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The Middle Georgia Labor Force. Data From The American Community Survey 2006-2010. Definitions. The Labor Force – The population of an area aged 16 years & over working or looking for work during a reference week

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the middle georgia labor force

The Middle Georgia Labor Force

Data From The

American Community Survey


  • The Labor Force – The population of an area aged 16 years & over working or looking for work during a reference week
  • Labor Force Composition – A group’s share of the total labor force (by age, race, gender, etc.)
  • Labor Force Participation – The share of the population working or looking for work
  • Labor Force Growth – A look at the growth of groups since the 2000 Census.
the labor force
The Labor Force
  • The composition of the labor force depends on the composition of the population & those in it that are willing & able to work
  • Population movements including migration & growth have a long term influence
  • Age is a very influential factor
  • Gender variations exist in all labor markets
labor force participation
Labor Force Participation

What does it tell us?

  • How well we are using our potential human capital

Why is it important?

  • It can have a profound impact on the potential growth of the local economy
  • Highest for Prime Age Workers & those with more education
  • Goes down during recessions & up during Recoveries
  • Baby Boomers are entering an age group with a lower participation rate
  • Rates are trending down overall, but up for older age groups
labor force growth decline
Labor Force Growth & Decline
  • The labor force is growing older, more racially & ethnically diverse, & composed of more women.
  • Baby Boomers are aging out of the labor force, slowing labor force growth overall
  • But Boomers are delaying retirement
  • Younger age groups are staying in school longer & out of the labor force
declining teen labor force participation
Declining Teen Labor Force Participation
  • The participation rate of teenagers has fallen steadily since the late 1970s through both business-cycle expansions and contractions.
  • School Enrollment - The % of teenagers enrolled in school but not in the labor force has gone from about 40% to almost 60% over the past 25 years.
declining participation of young adult women
Declining Participation of Young Adult Women
  • Some are caring for young children.
  • Offset somewhat by the increase in the labor force participation of single mothers with low levels of educational attainment.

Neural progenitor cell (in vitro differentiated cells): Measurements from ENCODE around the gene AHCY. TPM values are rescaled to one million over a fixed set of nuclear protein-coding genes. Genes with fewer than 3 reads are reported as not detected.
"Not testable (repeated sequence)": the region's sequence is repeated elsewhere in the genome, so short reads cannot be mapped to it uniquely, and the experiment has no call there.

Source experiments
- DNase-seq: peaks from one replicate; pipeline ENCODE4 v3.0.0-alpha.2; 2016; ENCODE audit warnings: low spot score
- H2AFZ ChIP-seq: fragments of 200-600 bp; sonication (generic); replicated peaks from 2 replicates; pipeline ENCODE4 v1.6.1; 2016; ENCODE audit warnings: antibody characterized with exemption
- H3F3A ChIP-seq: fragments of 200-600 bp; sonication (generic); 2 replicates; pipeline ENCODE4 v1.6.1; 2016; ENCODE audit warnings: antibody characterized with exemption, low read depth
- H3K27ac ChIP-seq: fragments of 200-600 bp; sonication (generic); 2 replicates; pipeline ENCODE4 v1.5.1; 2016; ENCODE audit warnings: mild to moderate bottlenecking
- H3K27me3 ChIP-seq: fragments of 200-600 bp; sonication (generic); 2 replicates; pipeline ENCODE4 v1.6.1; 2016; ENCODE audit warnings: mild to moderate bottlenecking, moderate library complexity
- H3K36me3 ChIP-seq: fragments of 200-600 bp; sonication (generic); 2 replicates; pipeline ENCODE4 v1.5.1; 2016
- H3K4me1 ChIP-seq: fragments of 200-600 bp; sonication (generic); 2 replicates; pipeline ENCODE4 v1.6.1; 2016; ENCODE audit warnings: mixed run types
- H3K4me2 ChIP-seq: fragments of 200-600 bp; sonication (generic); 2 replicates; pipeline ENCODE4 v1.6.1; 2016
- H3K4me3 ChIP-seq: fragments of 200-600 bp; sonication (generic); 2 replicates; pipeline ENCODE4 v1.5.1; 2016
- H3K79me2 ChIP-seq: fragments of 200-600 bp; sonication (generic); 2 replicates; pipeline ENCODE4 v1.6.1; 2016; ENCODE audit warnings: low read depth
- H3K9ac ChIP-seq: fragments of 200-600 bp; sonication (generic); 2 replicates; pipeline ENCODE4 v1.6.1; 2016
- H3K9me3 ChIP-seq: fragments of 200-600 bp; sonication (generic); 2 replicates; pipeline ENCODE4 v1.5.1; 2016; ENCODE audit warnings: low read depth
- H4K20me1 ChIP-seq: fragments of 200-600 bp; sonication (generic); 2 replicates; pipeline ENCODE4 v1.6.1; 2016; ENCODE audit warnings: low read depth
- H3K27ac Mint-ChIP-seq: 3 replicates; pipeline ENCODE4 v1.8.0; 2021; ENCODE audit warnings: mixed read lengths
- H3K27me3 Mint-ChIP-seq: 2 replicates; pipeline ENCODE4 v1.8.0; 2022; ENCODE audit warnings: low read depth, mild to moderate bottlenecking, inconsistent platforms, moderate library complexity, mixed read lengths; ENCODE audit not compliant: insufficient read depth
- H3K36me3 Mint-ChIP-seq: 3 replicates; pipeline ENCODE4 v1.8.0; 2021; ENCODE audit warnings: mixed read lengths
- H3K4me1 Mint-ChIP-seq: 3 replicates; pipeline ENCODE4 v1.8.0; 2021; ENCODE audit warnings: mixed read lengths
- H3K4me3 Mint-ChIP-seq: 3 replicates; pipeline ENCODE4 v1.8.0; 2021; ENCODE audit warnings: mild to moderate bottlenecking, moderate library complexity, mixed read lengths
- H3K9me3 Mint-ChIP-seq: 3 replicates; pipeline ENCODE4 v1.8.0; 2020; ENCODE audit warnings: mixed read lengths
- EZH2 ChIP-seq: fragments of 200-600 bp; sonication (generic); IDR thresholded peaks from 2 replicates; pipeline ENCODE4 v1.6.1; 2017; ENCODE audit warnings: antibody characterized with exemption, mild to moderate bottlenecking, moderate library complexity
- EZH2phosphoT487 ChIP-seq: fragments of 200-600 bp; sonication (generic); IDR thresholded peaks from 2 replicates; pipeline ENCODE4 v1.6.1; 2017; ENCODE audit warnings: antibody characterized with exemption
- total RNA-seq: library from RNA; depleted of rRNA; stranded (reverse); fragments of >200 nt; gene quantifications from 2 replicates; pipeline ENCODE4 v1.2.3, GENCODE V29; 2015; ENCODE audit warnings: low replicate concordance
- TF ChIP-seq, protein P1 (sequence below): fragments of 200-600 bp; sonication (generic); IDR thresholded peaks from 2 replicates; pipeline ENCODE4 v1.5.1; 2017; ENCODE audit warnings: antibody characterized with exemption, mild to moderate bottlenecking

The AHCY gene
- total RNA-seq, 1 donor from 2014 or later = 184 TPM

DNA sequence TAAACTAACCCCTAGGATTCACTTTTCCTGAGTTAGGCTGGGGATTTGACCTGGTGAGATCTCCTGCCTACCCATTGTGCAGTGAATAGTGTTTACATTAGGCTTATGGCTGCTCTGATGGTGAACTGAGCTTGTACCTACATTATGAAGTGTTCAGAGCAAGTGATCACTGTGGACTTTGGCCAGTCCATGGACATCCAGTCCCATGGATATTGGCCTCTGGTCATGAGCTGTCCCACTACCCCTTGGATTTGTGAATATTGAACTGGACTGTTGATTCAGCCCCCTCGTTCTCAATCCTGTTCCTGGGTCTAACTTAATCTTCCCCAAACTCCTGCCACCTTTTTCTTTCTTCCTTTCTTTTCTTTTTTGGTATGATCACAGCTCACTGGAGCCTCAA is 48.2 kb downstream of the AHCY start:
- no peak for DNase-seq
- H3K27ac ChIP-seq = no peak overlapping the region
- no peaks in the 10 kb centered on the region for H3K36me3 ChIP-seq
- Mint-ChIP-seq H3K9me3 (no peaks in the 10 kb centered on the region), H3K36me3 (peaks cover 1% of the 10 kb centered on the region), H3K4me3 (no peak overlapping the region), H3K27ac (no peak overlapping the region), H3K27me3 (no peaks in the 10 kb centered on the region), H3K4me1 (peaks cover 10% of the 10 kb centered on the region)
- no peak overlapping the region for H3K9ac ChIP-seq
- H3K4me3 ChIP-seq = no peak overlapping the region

• Due at least in part to the work requirements of welfare reform legislation enacted in the 1990s.
steady decline in participation of men aged 25 to 54
Steady Decline in Participation of Men aged 25 to 54
  • Participation among less educated men has been declining since the mid-1950’s.
    • Men with more education are more likely to be labor force participants.
    • Decline among the less educated could be because jobs have become less desirable.
  • Increased access to Social Security disability benefits.
other causes
Other Causes
  • Recessions effects
  • The changing structure of the job market,
  • Competition for available jobs from the immigrants & older workers
  • Increased demand for workers with higher education.
  • Globalization (the most likely cause)
increased participation of older workers
Increased Participation of Older Workers
  • In 2000, the Social Security "earnings penalty” was removed for workers aged 65 to 70 years who earned wages;
  • Social Security’s normal retirement age increased;
  • Defined-benefit pension plan coverage is declining & defined-contribution plans increasing
  • Less access to employer-provided retiree benefits,
increased participation of older workers1
Increased Participationof Older Workers
  • Rising health care costs & increasing out-of pocket expenses
  • Longer life expectancies, improved health.
  • Elimination of mandatory retirement age by the Age Discrimination in Employment Act in 1986.
  • Older individuals are more educated than their counterparts in the past
  • The financial crisis has hit retirement savings
why is our participation rate so low
Why is Our Participation Rate So Low?
  • Drop-outs - By their 25th birthday, 6% of U.S. young adults who had not received a high school diploma had never held a job since turning 18.
  • Age – slightly larger share of 16-24 year olds
  • Race/Ethnicity – higher share of groups with lower rates
  • Other factors mentioned above